Naracoorte in South Australia is a treasure chest of prehistoric megafauna.
Did you know Australia once had its own lions? The 120kg Thylacoleo carnifex roamed our country from around 25 million years ago, then became extinct – along with (ahem) the lion’s share of our Megafauna – some 50,000 years ago. Part of the key to understanding what went on during that era of mass extinction lies in fossil graves such as those at Naracoorte Caves NP in southeast SA. Of the dozens of caves in the area, four main ones are open to visitors: Alexandra, Blanche, Bat and Victoria Fossil Caves. Alexandra is known for its limestone formations, Blanche for a calcified Aboriginal body discovered there, Bat Cave as a crucial breeding site for bent-wing bats, and finally Victoria Fossil cave: the absolute mother lode.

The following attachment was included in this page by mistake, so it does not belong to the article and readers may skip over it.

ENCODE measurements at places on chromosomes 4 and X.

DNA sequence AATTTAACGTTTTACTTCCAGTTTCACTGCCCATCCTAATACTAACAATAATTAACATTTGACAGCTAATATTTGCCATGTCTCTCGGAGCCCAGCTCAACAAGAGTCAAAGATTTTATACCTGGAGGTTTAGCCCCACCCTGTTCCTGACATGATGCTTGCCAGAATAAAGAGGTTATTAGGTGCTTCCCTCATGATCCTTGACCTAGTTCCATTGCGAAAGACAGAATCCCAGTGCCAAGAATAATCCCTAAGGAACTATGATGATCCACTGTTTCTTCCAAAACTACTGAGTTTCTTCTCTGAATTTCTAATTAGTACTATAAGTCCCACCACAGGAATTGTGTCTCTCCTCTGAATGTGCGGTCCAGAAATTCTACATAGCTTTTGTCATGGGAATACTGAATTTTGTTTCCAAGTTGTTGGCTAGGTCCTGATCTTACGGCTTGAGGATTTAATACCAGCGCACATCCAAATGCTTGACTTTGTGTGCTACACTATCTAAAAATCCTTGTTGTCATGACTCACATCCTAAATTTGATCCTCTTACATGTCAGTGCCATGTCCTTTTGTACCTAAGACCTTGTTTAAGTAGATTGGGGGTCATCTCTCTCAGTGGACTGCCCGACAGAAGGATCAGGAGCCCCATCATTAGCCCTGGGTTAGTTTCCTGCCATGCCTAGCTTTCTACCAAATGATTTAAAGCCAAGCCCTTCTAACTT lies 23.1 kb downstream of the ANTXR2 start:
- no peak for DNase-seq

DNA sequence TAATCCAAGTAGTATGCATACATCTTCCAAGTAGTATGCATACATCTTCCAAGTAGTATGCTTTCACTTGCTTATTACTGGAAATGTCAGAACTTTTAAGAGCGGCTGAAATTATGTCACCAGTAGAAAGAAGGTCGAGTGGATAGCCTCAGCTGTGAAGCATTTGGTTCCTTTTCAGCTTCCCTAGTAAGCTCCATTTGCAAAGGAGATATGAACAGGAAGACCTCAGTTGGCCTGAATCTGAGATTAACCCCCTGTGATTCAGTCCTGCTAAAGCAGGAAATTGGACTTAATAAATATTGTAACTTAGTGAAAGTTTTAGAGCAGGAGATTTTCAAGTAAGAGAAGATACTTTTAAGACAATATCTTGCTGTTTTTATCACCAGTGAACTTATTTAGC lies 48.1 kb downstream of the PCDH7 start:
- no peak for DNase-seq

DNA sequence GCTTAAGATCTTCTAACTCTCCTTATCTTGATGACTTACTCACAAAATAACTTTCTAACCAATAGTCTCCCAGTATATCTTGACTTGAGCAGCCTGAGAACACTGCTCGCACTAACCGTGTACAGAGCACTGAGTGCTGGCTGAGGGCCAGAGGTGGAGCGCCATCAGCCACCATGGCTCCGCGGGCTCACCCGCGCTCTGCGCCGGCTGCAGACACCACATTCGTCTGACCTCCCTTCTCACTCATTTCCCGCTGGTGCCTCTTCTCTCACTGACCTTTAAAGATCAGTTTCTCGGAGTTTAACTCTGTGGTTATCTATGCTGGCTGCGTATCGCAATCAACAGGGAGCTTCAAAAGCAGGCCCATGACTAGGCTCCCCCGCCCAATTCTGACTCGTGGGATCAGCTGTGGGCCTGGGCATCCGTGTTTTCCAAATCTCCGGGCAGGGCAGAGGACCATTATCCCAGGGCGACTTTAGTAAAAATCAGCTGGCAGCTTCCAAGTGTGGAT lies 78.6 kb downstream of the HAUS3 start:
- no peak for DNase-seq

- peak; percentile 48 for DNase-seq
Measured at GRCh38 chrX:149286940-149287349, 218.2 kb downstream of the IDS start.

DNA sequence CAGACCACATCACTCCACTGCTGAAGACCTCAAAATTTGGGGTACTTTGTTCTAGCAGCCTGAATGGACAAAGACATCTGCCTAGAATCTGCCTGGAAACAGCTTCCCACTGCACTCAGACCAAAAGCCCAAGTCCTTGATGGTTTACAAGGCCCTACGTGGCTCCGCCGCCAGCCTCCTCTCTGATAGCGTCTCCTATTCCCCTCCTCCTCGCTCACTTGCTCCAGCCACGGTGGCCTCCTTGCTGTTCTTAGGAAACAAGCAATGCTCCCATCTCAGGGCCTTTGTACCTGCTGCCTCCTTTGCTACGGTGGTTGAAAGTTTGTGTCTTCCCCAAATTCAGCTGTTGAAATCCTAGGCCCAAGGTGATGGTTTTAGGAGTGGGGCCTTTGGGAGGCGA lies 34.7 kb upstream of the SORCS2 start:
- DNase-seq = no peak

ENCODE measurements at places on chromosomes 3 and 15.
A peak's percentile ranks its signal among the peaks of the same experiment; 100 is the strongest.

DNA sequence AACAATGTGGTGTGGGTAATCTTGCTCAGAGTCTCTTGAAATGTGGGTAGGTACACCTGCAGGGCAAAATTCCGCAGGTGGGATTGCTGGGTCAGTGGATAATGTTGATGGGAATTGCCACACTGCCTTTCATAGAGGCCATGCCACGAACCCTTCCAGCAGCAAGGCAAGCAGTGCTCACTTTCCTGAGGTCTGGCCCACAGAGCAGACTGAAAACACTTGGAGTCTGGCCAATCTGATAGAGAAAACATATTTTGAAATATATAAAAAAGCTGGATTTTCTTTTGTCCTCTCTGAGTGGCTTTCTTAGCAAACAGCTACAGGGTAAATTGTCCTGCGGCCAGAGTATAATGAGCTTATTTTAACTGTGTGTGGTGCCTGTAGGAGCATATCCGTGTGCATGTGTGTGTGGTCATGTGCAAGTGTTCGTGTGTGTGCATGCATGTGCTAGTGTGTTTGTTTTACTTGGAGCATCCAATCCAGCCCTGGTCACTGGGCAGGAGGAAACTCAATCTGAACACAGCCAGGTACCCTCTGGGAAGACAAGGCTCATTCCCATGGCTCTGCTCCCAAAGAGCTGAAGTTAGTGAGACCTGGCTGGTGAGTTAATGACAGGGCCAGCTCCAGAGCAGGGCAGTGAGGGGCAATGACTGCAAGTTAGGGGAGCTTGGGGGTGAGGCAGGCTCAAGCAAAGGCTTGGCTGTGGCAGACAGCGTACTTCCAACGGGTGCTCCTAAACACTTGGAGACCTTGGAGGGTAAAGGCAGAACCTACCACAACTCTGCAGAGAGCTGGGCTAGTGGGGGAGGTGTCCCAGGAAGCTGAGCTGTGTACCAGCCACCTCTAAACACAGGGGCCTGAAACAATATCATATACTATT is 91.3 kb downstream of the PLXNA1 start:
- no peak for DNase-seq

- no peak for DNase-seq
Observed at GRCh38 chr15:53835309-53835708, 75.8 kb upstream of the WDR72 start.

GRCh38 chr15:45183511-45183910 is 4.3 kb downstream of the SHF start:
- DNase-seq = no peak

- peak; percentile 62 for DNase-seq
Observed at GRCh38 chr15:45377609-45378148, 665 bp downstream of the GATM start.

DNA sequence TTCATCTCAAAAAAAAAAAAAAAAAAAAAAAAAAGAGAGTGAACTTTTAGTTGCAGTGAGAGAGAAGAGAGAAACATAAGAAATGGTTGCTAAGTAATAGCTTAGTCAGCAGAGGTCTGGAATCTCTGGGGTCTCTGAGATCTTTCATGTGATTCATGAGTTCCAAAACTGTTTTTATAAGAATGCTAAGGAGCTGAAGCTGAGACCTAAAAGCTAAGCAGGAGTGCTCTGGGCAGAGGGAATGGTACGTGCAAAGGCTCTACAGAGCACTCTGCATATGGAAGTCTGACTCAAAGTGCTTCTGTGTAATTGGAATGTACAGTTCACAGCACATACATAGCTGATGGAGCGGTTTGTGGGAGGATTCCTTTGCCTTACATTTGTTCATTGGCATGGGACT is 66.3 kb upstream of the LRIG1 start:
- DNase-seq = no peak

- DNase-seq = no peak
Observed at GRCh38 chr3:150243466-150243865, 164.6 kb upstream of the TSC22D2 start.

It’s acted as the classic pitfall trap for more than 500,000 years, during which time literally hundreds of animals that roamed the area during the Pleistocene Epoch (spanning from 10,000 to 1.8 million years ago) have dropped in, perished and been preserved. Giant wombats, carnivorous kangaroos, the 2.5-tonne Diprotodon australis – the largest marsupial ever to have lived – all these and more (93 species in all) have found their way to what many describe as the “Rosetta Stone” of Australian palaeontology. So, to see the intense study of ancient pre-history in action, SA’s only World Heritage site is a must-visit for the curious. Besides, this could be the only place in Australia where you can take your family and legitimately say: “Quick, kids – to the Bat Cave!”
WHERE // Naracoorte is 330km southeast of Adelaide near the Victorian border. The National Park lies on the eastern outskirts of Naracoorte, 11km down Caves Rd.
DID YOU KNOW? // Blanche Cave shows some small signs of damage and wear, since it was commonly used for parties in around the 1860s. It was finally protected and preserved from the late 1880s.